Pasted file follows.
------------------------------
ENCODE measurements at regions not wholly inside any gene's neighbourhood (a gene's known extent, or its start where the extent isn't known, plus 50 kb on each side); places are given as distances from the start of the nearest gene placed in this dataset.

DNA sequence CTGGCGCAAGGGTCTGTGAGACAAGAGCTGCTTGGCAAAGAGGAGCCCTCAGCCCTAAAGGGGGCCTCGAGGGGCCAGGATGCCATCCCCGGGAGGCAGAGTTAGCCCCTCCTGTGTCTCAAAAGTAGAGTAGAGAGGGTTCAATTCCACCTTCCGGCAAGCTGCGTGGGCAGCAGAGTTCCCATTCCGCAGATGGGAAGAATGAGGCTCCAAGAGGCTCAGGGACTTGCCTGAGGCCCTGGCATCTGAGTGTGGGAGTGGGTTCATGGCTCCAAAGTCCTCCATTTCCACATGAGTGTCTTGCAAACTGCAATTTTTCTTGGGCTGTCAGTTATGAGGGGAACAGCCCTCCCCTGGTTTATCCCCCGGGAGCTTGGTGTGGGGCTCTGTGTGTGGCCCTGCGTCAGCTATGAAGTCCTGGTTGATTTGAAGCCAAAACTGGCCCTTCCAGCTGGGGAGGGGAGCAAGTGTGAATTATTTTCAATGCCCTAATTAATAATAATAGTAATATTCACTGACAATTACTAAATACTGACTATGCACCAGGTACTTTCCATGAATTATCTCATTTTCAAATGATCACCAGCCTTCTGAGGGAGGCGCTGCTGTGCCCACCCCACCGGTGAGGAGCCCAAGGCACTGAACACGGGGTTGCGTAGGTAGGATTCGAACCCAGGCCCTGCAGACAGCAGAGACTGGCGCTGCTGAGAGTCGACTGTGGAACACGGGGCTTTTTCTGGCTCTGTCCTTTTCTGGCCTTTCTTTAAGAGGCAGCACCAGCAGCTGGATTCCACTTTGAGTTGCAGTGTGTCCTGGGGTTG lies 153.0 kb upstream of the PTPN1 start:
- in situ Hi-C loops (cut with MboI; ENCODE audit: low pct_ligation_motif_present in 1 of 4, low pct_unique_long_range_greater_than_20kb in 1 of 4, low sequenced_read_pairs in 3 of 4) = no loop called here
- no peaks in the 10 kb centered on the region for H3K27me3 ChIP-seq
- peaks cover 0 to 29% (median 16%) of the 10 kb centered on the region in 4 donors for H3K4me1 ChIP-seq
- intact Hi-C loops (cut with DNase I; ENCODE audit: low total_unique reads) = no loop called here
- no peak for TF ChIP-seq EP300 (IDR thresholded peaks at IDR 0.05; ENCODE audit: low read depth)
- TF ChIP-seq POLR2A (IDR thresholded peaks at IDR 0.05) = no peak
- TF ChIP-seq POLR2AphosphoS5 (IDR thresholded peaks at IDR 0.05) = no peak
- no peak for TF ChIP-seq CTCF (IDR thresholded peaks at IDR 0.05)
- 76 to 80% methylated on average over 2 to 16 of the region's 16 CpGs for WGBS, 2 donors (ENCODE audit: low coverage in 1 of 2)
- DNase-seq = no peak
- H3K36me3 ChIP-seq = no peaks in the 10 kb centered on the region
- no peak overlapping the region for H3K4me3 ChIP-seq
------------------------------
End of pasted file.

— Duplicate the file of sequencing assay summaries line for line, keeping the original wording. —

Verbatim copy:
ENCODE measurements at regions not wholly inside any gene's neighbourhood (a gene's known extent, or its start where the extent isn't known, plus 50 kb on each side); places are given as distances from the start of the nearest gene placed in this dataset.

DNA sequence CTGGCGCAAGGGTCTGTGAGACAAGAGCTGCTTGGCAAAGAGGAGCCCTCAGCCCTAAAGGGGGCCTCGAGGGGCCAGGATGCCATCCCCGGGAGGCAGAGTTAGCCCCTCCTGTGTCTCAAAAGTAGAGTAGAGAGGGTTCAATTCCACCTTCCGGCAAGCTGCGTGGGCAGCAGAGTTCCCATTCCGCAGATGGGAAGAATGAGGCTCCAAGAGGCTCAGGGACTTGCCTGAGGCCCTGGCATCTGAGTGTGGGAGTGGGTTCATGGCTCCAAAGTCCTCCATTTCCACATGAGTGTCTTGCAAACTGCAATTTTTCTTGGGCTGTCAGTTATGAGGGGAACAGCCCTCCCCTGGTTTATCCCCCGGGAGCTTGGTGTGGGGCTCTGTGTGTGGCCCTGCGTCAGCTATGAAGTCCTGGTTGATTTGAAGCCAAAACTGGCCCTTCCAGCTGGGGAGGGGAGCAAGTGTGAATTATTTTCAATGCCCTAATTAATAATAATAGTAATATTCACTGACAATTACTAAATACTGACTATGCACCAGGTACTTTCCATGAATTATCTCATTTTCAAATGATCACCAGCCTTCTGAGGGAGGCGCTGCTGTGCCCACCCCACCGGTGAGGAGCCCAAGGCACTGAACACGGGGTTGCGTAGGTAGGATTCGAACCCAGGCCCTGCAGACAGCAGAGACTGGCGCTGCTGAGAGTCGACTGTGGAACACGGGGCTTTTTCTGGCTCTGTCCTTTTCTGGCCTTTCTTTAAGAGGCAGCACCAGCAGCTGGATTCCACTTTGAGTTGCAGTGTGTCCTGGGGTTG lies 153.0 kb upstream of the PTPN1 start:
- in situ Hi-C loops (cut with MboI; ENCODE audit: low pct_ligation_motif_present in 1 of 4, low pct_unique_long_range_greater_than_20kb in 1 of 4, low sequenced_read_pairs in 3 of 4) = no loop called here
- no peaks in the 10 kb centered on the region for H3K27me3 ChIP-seq
- peaks cover 0 to 29% (median 16%) of the 10 kb centered on the region in 4 donors for H3K4me1 ChIP-seq
- intact Hi-C loops (cut with DNase I; ENCODE audit: low total_unique reads) = no loop called here
- no peak for TF ChIP-seq EP300 (IDR thresholded peaks at IDR 0.05; ENCODE audit: low read depth)
- TF ChIP-seq POLR2A (IDR thresholded peaks at IDR 0.05) = no peak
- TF ChIP-seq POLR2AphosphoS5 (IDR thresholded peaks at IDR 0.05) = no peak
- no peak for TF ChIP-seq CTCF (IDR thresholded peaks at IDR 0.05)
- 76 to 80% methylated on average over 2 to 16 of the region's 16 CpGs for WGBS, 2 donors (ENCODE audit: low coverage in 1 of 2)
- DNase-seq = no peak
- H3K36me3 ChIP-seq = no peaks in the 10 kb centered on the region
- no peak overlapping the region for H3K4me3 ChIP-seq